The Rams have desperately needed a true middle linebacker and snagged their man, James Laurinaitis, with their second round pick. He has the size and ability to read and react well to action in the gaps in front of him, and displayed real talent against the run and in coverage. Most importantly, Little Animal has the intelligence and football acumen to be the "field general" that Spagnuolo has traditionally asked his middle linebackers to play. Laurinaitis won't be known for bone crushing hits like Rey Maualuga, the other top MLB in this year's draft, but he's a solid tackler and a tough player. Lots of draft pundits felt like NFL success early on was a realistic expectation for Laurinaitis. He's currently working out with the second team, but no one expects him to stay there. Early reports have been very positive.
On the strongside, the picture gets muddled after the release of Pisa Tinoisamoa, deemed a less-than-perfect fit for the new defensive scheme. Though Pisa was a contributor, it's easy to forget that he battled consistency from week to week and often had trouble with blown gap assignments and bigger, more physical blockers. Right now, three players are vying for the SLB spot in the starting lineup. Veteran Chris Draft tops the list at the moment, but his ability to play all three positions likely keeps him in the all-important utility role. Larry Grant, a 49ers cast off picked up to bolster special teams last year, is another candidate for the job thanks to an impressive work ethic (a commodity valued immensely by the new coaching staff), a good spring and strong, yet unheralded performances with the team last year. Don't discount the something-to-prove factor at play here as Grant gets the chance to see the 49ers twice a year. He was also a teammate of Laurinaitis at Ohio State. The third entrant in the SLB sweepstakes is last year's Mr. Irrelevant, David Vobora. The former Idaho Vandal saw action on special teams last year and in the LB rotation for 8 games. He ended up starting a game down the stretch - partly for an audition, partly out of need - and racked up 5 tackles, 4 solo, in a tight game against the Dolphins.
Much like the Niners, the Arizona Cardinals boast above average starts at inside linebackers and meagerly mention their outside linebackers. The Cardinals OLB's certainly have experience on their side but that also means that the clock is ticking against these 30-something's.
The projected starters are 33 year old Chike Okeafor and 32 year Clark Haggans. Together they've appeared in 255 games in this league and recorded 82 sacks but Okeafor spent the entire 2007 season on the IR and Haggans finished the 2007 season on the IR. In the 2008 season the two combined for a grand total of 5.5 sacks which is not exactly what you're looking for in a pair of OLB's in a 3-4. The Cardinals hope is that a return the aggressive, attacking style particulary with Okeafor will result in an uptick in his sack totals. If both Okeafor and Haggans can stay healthy, the hope is that they can approach 15 sacks combined with guys like Darnell Docket, Karlos Dansby, Adrian Wilson and the backups (conviently listed below) picking up the slack.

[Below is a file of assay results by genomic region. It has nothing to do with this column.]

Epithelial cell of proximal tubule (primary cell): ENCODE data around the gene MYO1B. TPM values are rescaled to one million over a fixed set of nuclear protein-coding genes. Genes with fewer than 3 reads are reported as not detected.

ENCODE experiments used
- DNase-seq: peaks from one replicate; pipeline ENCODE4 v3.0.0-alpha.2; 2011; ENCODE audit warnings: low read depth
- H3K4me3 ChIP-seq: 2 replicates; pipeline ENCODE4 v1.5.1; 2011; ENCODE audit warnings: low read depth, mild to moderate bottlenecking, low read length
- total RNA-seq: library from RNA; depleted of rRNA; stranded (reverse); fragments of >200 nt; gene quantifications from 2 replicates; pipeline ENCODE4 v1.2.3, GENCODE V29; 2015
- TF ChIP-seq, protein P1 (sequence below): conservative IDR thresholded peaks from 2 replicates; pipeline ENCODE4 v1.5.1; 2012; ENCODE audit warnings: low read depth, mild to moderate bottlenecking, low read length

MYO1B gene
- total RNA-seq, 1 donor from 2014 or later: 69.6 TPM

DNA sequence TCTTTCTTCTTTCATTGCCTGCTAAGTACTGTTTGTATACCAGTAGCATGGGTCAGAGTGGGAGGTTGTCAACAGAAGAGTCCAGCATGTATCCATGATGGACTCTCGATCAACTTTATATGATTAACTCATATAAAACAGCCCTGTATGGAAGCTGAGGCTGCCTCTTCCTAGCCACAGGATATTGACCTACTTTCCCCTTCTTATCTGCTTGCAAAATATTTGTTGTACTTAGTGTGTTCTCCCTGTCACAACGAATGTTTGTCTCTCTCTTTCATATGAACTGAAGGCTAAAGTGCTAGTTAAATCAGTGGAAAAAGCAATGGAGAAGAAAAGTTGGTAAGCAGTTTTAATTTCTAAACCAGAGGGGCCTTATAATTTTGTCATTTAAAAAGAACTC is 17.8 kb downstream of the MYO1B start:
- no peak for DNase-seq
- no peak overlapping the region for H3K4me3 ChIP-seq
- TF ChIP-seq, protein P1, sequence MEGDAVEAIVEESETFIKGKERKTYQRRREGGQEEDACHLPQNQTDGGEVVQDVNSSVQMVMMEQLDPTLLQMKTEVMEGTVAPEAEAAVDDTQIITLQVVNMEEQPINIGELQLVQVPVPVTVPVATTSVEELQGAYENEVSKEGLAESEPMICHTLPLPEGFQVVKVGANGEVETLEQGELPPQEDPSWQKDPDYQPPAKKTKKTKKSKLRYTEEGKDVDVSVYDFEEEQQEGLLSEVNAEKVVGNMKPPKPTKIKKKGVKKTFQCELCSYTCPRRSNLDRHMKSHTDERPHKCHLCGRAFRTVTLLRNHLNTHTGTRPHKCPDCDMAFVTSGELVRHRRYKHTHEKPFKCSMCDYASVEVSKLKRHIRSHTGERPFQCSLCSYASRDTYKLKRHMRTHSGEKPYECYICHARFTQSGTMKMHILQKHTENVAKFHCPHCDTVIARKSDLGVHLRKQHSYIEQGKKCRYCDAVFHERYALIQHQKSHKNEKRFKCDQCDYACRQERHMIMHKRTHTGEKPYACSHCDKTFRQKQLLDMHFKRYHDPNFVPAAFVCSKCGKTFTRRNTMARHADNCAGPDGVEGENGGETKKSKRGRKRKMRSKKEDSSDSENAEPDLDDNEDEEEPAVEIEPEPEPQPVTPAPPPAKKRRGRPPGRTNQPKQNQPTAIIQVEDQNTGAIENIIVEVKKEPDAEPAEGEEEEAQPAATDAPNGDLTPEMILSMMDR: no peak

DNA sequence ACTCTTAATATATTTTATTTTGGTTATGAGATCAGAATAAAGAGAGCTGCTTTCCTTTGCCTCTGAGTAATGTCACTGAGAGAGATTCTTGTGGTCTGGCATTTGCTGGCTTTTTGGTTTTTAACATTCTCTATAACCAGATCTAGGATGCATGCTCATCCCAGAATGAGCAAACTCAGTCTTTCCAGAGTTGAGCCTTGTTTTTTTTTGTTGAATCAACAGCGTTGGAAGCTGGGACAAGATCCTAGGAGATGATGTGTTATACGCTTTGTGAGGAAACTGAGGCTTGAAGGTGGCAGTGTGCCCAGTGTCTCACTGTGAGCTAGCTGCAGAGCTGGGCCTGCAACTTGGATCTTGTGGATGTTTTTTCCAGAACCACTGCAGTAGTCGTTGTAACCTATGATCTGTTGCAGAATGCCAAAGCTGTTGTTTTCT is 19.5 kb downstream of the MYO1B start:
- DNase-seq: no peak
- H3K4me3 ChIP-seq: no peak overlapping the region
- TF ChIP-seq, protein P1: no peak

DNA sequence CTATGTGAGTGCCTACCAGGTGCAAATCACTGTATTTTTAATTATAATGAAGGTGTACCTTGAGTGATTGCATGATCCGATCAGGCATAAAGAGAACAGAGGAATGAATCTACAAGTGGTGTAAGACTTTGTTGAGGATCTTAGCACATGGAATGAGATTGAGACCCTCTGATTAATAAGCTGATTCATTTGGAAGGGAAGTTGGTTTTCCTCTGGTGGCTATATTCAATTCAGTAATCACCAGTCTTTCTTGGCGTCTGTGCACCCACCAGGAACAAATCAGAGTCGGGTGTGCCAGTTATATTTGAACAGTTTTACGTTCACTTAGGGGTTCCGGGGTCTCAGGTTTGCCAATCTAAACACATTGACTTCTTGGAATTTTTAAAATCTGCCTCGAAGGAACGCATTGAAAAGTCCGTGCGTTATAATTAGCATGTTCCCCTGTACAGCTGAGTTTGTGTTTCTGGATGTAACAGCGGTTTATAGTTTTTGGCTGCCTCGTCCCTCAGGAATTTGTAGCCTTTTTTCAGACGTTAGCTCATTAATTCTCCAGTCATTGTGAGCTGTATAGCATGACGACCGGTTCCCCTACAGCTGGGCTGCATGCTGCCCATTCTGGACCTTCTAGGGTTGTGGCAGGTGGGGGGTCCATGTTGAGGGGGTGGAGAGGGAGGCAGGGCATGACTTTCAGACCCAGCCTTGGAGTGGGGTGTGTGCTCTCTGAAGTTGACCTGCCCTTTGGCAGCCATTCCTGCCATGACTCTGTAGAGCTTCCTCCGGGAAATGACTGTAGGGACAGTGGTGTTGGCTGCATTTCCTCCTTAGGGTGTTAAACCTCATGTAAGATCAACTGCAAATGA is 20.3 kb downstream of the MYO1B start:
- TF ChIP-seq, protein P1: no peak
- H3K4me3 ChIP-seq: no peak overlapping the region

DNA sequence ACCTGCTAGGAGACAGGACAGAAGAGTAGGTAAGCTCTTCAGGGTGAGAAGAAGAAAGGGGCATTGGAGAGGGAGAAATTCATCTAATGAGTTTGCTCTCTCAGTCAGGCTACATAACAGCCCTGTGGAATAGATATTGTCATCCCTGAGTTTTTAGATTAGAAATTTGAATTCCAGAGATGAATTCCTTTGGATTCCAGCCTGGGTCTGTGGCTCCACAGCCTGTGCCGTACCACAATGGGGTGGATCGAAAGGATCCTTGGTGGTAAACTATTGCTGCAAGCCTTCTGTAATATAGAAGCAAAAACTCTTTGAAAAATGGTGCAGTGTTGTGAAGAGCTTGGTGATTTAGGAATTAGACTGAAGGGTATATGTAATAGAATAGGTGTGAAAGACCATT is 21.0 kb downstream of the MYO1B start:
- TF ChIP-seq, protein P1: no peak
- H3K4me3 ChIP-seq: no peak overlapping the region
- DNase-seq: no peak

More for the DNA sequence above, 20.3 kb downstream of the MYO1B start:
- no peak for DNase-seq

The primary backup should be second round pick Cody Brown, formerly of the University of Connecticut. Few question Brown's abilty to rush the passer, but it's pretty universally accepted that it takes a full year to grasp the responsibilities of the position as a whole. That should leave Brown in the same boat as veteran pass rusher Bertrand Berry. Both excel at rushing the passer but would appear to have a hard time playing a complete OLB this season. The result, at least right now, appears to be two players who are basically situational pass rushers, but in that role could rack up between four and six sacks. Further down the depth chart is sixth round selection Will Davis who has proven to be quite an interesting prospect. A former wide receiver turned defensive end turned defensive tackle (after injuries by others at Illionos), Davis has the physical ability to play almost anywhere on the field but he's raw and would most likely need a solid camp to make the roster.
Sadly thats the entirety of the depth at outside linebacker, Three veterans trying avoid the 'washed up' label and two rookies hoping that potential isn't the only thing in their bag of tricks. Maybe the Cardinals strike gold and their veterans stay healthy while Brown and Davis come along slowly or maybe the kids get thrust into the fire before they are ready. I could easily see the Cardinals outpeforming this grade by a mile but realistically, I can't go much higher than D.